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Canada study confirms that gay men earn less than straight men

Canada study confirms that gay men earn less than straight men

A man with a laptop with a rainbow sticker

Another study has revealed significant salary differences between gay people and straight people.

In April, we reported on an Australian study that had concluded that lesbians earned up to 33% more than straight women but that gay men faced workplace drawbacks.

Last year, a study commissioned by the World Bank found that lesbians earned around 20% more than straight women and gay men earned 16% less then straight men.

A study from Canada – a country that records sexual orientation and relationship status on its national census – has now found similar findings for that territory.

Published in Gender and Science the study, by researchers at McGill University in Montreal, looked at salaries among men and women in Canada. It drew its data from the country’s 2006 census.

To ensure that the study – entitled Gay Pay for Straight Work – looked specifically at differences in pay relating to sexuality, the researchers only included white people in their study, pointing out that ethnicity can have a strong affect on earning power. To include LGBT people from all ethnic backgrounds would have complicated the findings.

The Atlantic summarized the study’s findings: Gay men with partners earned 5% less than straight men with partners; coupled lesbians earn 8% more than straight women with partners.

On average, straight men earn the most, followed by gay men, lesbians, and then straight women.

These pay discrepancies were greatest in high-earning private companies, and lower in the public sector.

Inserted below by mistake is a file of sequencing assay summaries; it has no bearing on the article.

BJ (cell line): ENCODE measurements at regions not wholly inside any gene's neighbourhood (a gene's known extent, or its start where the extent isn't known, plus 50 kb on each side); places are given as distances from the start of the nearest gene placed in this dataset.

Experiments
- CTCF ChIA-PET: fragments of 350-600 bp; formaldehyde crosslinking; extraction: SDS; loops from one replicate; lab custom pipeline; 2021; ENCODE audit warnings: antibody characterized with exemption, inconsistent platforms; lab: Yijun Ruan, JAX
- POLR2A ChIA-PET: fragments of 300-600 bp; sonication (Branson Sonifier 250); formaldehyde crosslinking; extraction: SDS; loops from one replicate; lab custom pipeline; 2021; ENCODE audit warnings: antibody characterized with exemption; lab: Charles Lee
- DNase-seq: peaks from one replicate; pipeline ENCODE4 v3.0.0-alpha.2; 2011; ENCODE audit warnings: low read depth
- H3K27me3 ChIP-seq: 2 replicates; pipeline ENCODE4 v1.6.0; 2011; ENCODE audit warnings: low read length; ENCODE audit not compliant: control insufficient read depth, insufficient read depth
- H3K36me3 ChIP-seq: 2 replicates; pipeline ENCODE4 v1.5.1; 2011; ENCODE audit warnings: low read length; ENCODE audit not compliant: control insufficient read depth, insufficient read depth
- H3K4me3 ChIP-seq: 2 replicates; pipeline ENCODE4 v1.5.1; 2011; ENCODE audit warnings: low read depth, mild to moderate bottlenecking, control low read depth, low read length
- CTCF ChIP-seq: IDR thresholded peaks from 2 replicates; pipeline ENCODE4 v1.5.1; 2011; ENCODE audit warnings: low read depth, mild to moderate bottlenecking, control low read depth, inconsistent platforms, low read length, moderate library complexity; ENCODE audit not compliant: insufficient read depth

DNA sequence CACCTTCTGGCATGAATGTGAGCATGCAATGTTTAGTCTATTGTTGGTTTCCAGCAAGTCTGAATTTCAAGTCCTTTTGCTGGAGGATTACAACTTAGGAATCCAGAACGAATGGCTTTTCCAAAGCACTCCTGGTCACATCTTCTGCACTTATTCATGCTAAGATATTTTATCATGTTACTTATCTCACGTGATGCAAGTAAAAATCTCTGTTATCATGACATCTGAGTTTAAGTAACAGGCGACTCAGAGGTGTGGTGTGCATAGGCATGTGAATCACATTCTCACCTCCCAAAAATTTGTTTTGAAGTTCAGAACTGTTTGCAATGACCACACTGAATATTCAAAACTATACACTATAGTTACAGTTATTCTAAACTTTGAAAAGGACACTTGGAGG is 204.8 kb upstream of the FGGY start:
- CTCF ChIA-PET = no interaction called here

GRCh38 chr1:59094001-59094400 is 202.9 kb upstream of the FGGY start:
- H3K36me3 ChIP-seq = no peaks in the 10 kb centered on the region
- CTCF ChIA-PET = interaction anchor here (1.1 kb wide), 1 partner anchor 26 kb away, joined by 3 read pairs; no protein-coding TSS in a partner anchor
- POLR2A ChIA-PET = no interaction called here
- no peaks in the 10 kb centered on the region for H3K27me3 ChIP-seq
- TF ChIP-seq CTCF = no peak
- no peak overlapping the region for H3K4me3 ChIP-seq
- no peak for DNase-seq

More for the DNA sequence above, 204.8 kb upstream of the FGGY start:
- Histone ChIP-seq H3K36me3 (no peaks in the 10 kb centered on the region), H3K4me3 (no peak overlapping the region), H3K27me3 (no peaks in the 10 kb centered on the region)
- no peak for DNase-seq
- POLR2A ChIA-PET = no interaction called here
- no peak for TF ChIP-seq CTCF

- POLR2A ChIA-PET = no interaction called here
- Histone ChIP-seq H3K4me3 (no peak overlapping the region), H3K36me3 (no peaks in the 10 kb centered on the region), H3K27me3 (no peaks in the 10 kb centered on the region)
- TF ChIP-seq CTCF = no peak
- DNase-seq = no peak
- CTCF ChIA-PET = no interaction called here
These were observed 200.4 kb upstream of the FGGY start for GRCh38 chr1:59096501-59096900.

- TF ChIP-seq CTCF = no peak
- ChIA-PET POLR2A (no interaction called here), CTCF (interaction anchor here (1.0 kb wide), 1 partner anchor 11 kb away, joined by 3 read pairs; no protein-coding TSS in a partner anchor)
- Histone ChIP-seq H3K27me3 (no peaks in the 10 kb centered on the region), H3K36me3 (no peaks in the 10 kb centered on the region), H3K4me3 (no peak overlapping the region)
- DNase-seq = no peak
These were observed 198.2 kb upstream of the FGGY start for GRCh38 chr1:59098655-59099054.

The study offered several reasons for the differences, such as the fact that heterosexual women are often likely to experience a career penalty for taking parental leave that many lesbians do not if they choose not to pursue motherhood.

‘Employers may perceive lesbians as more committed to their job, and more closely aligned to the ideal male employee, because they (often) don’t have children,’ said the study’s co-author, Sean Waite, to the Toronto Sun. ‘They’re not burdened with child-care responsibilities.’

Also, there is evidence that gay people tend to be more likely to do jobs that are not gender-stereotypical: gay men are less likely to be found in STEM positions, while lesbians may be less likely to work in retail.

They also concluded that both conscious and unconscious bias could have an impact on earning power.

‘One of the arguments that we put forward is that the remuneration practices in some of the most highly paid occupations…are more dependent on merit and performance pay,’ said Waite to The Atlantic.

‘These types of remuneration may allow for more arbitrary evaluation, from both bosses or coworkers, of an employee’s worth. In other words, there may be more avenues for conscious or unconscious bias.’